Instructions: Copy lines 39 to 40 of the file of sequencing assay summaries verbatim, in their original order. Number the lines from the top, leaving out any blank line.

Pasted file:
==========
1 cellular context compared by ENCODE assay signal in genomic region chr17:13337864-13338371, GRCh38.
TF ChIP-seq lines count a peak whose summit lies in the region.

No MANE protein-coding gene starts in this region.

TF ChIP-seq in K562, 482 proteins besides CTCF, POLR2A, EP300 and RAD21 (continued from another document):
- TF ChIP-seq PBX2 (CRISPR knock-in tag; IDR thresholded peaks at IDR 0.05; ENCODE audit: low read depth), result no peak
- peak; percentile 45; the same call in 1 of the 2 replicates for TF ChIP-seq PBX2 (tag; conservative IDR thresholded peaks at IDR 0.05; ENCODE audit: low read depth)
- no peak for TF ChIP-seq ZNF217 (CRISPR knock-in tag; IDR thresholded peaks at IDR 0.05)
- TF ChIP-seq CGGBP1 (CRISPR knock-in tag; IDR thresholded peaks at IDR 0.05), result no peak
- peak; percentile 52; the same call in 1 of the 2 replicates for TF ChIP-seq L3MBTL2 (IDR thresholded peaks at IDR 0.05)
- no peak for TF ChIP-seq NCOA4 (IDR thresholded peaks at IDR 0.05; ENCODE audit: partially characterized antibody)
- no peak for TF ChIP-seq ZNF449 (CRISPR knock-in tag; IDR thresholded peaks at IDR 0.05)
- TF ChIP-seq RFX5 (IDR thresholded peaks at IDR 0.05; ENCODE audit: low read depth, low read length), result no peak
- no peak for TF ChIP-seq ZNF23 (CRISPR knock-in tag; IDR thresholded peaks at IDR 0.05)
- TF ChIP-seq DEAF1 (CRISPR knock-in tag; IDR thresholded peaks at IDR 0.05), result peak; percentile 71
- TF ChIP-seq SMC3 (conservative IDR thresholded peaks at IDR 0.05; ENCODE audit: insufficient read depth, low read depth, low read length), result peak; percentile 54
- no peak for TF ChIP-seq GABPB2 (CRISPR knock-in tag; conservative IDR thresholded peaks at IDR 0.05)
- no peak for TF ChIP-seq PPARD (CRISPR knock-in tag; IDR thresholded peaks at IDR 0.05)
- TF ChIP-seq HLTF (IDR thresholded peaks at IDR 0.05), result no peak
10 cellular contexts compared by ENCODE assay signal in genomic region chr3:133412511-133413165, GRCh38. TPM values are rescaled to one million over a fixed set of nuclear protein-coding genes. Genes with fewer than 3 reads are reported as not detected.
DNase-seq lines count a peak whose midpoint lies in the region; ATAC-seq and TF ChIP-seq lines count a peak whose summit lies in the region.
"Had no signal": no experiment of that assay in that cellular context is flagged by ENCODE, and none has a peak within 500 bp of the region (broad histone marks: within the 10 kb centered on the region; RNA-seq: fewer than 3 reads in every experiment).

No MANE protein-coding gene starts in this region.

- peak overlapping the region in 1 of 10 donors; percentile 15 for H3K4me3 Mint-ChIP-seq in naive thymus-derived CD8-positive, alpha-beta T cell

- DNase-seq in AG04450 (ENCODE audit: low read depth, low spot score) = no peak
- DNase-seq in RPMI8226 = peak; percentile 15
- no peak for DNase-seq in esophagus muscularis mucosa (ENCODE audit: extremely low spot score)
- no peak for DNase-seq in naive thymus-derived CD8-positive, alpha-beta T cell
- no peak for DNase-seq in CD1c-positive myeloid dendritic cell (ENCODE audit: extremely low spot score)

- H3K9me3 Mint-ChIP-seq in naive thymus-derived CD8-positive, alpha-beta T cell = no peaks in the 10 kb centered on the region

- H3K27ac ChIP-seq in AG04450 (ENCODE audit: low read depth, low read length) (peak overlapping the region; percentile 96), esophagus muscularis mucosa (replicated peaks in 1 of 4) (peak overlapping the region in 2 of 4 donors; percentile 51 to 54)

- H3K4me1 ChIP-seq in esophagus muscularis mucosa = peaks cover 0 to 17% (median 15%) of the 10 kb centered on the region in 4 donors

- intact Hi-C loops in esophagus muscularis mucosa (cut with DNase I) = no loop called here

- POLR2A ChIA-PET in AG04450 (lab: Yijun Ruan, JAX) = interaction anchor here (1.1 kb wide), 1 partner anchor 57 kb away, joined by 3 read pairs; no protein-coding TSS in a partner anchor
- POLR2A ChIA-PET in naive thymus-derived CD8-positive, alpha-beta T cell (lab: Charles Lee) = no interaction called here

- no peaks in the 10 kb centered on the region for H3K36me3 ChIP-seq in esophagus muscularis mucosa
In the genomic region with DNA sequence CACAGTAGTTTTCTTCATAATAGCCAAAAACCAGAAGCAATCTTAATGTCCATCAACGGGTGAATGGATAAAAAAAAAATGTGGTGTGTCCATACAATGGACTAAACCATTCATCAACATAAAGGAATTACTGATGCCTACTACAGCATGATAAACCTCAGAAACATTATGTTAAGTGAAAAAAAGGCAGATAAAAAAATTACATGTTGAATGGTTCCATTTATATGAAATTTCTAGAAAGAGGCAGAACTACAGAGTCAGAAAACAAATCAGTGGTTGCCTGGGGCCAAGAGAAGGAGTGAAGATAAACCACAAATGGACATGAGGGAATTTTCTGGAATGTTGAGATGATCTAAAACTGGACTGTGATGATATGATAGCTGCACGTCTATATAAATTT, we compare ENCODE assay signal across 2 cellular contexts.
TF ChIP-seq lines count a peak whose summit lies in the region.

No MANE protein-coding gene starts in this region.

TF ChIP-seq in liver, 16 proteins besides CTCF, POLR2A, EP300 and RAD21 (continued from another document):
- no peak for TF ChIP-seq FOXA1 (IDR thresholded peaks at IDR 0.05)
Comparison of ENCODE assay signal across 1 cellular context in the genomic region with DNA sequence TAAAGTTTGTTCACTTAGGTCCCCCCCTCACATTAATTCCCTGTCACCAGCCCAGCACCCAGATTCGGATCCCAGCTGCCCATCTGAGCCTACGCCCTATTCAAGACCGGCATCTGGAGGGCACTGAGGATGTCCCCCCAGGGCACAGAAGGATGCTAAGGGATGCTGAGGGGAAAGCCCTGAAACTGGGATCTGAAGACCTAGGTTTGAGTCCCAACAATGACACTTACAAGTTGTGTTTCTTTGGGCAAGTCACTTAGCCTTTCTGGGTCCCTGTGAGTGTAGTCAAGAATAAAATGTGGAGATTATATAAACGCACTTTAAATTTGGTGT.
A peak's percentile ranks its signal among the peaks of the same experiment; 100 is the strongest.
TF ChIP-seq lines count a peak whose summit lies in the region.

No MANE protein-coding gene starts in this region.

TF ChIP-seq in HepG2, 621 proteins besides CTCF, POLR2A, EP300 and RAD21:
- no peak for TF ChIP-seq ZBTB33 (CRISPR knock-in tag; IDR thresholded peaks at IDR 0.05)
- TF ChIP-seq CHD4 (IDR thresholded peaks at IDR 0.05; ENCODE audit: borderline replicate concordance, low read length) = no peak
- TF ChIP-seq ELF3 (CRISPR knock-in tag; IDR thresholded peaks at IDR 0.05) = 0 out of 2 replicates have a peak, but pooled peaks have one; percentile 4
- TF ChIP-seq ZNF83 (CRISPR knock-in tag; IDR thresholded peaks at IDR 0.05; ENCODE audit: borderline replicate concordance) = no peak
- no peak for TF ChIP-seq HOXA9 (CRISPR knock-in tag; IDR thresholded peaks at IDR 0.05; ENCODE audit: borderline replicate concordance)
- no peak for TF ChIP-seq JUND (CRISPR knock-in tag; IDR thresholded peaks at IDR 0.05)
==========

TF ChIP-seq in liver, 16 proteins besides CTCF, POLR2A, EP300 and RAD21 (continued from another document):
- no peak for TF ChIP-seq FOXA1 (IDR thresholded peaks at IDR 0.05)